Foo Foo Fest '15: The Man Behind The Poster
To ask Dr. Patrick Rowe to pick his favorite work by Czech Art Nouveau painter and decorative graphic artist Alphonse Mucha is like asking him to pick between precious gems.
“It’s like Sophie’s choice,” he chuckled.
Rowe, with 122 pieces, has one of the largest personal collections of Mucha in the country, many of which are currently being shown at the Pensacola Museum of Art (PMA) as part of the “Mucha: Master of Art Nouveau” exhibit.
Rowe has lived and worked in Pensacola since 1983, teaching at PSC and UWF, and spending his summers in Italy teaching for FSU and co-directing an excavation south of Florence. In 2002, he stopped excavating in order to focus on putting together shows of his growing art collection.
Rowe began working on his Mucha show in 1999 and lending it to various museums shortly after. The current show at the PMA is special because on top of Rowe’s private collection, thanks to a grant from Foo Foo Fest, the museum was able to bring in pieces from the private collection of Jack Rennert in New York, as well as the Tampa Museum of Art and the Boca Raton Museum. Rowe partnered with the museums to create an entire Mucha experience that truly captures the trajectory of the artist’s career, as well as his relationships with contemporaries and influencers.
Mucha, now known as one of the major forerunners in the Art Nouveau period in Paris, was a fascinating man, and his work is imbued with a certain whimsy that is hard to dislike. While he started his career in the commercial arena, working on everything from magazine illustrations and advertisements to posters, menus, and post cards, his work is now considered to be fine art.
“Mucha: Master of Art Nouveau” starts off with a section of prints by the Japanese print artist Katsushki Hokusai, a major influence on Mucha as well as his contemporaries, including artists Paul Gauguin and Paul Cezanne.
“During the late 19th century, Japanese prints had a huge influence on the impressionists, post-impressionists, and art nouveau artists, as well, so I thought as an introduction it would be nice to have some Japanese prints…Mucha was in Paris, hanging out with artists like Gauguin and Rodin, they are all in Paris around the same time. They weren’t just aware of each other, they were friends, and they were definitely seeing these Japanese prints, especially ones by Hokusai.” There is even a picture of Paul Gauguin in the show cataloge, sitting in Mucha’s studio and playing the harmonium with no pants on.
Mucha got his big break after he moved to Paris and, by chance, was commissioned to do a poster for the famous actress Sarah Bernhardt.
“What happens is she is opening a play in Paris on January 1, 1895 and the theatre wants a poster to advertise the play, so they commission an artist to make one. Sarah Bernhardt looks at the poster and hates it, she just despises it. She says there is absolutely no way they can use it. But it’s Christmas Eve, all the artists are gone with their families, and the only artist around is Mucha. They go to Mucha and they are desperate. He agrees to make a poster, and she sees it and absolutely loves it. “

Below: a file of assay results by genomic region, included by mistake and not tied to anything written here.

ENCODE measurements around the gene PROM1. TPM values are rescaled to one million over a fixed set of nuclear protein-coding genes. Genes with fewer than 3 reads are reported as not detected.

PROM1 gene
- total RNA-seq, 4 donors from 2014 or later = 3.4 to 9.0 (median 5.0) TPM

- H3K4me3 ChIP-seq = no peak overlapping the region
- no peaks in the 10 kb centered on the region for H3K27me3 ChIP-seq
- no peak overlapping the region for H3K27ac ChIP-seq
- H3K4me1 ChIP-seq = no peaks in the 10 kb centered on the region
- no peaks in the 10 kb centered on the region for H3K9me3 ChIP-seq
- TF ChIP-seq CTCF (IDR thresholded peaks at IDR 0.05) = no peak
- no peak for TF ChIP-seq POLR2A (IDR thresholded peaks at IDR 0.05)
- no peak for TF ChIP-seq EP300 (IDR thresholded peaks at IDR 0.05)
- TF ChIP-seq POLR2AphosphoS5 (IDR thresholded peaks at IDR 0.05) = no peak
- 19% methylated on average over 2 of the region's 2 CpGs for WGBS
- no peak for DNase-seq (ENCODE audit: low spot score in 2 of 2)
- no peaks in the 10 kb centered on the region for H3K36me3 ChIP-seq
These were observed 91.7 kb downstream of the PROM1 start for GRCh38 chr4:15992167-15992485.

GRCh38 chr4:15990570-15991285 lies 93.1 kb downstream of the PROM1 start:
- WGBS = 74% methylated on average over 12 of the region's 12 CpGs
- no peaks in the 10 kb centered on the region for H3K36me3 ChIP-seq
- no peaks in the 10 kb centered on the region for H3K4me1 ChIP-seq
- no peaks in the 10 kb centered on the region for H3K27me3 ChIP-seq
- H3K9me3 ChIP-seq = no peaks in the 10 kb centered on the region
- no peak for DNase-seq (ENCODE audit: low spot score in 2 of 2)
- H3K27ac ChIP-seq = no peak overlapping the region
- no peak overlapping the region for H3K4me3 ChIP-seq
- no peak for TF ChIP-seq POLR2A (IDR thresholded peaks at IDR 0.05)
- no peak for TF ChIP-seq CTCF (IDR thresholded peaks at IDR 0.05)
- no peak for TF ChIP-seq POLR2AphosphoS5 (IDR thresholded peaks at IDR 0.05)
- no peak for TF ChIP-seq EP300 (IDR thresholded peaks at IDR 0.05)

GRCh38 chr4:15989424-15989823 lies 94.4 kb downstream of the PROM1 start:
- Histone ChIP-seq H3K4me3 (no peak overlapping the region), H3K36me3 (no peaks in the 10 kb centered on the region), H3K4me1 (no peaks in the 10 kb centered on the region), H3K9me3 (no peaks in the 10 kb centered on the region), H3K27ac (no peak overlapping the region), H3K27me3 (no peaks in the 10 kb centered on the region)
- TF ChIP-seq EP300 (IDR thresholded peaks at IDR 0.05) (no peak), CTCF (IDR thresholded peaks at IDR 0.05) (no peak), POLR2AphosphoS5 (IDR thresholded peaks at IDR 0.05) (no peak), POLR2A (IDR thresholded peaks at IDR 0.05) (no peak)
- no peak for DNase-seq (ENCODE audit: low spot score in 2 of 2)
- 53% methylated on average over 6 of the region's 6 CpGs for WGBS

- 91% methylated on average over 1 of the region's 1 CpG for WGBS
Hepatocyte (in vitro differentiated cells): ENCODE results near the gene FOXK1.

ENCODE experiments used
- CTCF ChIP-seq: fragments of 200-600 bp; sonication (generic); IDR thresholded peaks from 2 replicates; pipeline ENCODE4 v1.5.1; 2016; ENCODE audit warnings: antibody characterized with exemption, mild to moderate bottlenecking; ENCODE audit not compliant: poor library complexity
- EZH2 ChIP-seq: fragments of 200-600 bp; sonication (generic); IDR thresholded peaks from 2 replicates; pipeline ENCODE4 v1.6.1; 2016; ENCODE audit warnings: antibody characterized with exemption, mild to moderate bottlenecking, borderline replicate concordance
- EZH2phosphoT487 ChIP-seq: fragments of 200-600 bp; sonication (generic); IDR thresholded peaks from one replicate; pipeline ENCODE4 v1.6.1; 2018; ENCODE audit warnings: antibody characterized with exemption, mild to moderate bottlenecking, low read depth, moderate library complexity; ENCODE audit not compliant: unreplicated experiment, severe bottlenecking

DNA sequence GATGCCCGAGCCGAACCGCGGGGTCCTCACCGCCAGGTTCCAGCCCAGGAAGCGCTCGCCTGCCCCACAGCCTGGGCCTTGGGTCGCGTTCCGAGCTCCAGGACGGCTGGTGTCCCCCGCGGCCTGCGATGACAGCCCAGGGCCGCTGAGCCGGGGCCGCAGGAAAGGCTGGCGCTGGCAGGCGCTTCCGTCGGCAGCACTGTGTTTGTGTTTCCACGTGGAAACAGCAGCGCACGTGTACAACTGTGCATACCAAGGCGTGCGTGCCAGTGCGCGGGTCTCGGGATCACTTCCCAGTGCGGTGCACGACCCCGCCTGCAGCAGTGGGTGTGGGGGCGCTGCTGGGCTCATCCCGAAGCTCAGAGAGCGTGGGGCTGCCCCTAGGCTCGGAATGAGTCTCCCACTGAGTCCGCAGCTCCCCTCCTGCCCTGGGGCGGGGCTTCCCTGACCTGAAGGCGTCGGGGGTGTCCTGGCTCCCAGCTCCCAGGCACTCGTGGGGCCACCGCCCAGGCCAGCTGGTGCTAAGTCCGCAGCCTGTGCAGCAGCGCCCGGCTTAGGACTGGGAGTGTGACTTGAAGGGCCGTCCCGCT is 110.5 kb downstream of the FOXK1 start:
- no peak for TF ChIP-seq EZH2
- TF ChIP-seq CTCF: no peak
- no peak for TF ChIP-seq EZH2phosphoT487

The poster hangs front and center in the show and depicts a sensuous Bernhardt in a costume of greens and blues and gold, staring off into the distance like a muse, reminiscent of a Greek goddess.
“Late 19th century, early 20th century there was no one more famous than Sarah Bernhardt. She was huge. “
With his benefactress lending him an exorbitant amount of visibility, Mucha’s career took off and, as an artist, he began to come into his signature style.
“I think he knew this was his big chance; that he was creating something for Sarah Bernhardt, and his genius all of a sudden comes out. He creates something amazing. This is one of the most famous posters in the history of the world. To have this in the show is a huge thing.”
While Mucha’s style is considered Art Nouveau, it is important to understand how broad the term is.
“Art Nouveau is complicated, because there were actually a number of Art Nouveau styles. It probably started in England. But (Mucha) created a vein of Art Nouveau that was very different than other Art Nouveau styles, which becomes very popular—all these people copy him.”
If copying is a sign of admiration, then Mucha certainly had a big set of admirers, enough so that they started their own genre of Art Nouveau, called “Le Style Mucha.” Mucha’s work is characterized by his use of pastel colors, decorative accents and recurring idealized female figures.
“He was a really devout Christian, but he loved to show the female figure in a really sensuous way, with flowing lines.”
“Mucha: Master of Art Nouveau” captures the work and life of Mucha in an extraordinary way, as well as the breadth of his work, including grand-scale posters alongside tiny stamps that Mucha, a staunch patriot, created for his native Czechoslovakia. His graphic art is stunning, and his influence is still widely seen today in the art world.
Dr. Rowe finds it hard to put into words where his devotion to Mucha comes from, but ultimately is quite succinct.
“It’s hard not to like Mucha. His stuff is so beautiful. It is kind of strange, but it doesn’t take a huge amount of thought or struggle to look at it and think ‘Wow…this is beautiful.’”
Artist Talk with Dr. Patrick M. Rowe and Walking Gallery Tour
When: 5:30 p.m. Thursday, Nov. 5
Where: Pensacola Museum of Art, 407 S. Jefferson St.
Mucha: Master of Art Nouveau
WHEN: On display now through Jan. 2.
WHERE: Pensacola Museum of Art, 407 S. Jefferson St.
COST: General Admission: $7; Children (7-17) seniors and military $5; Members and children (6 and under) free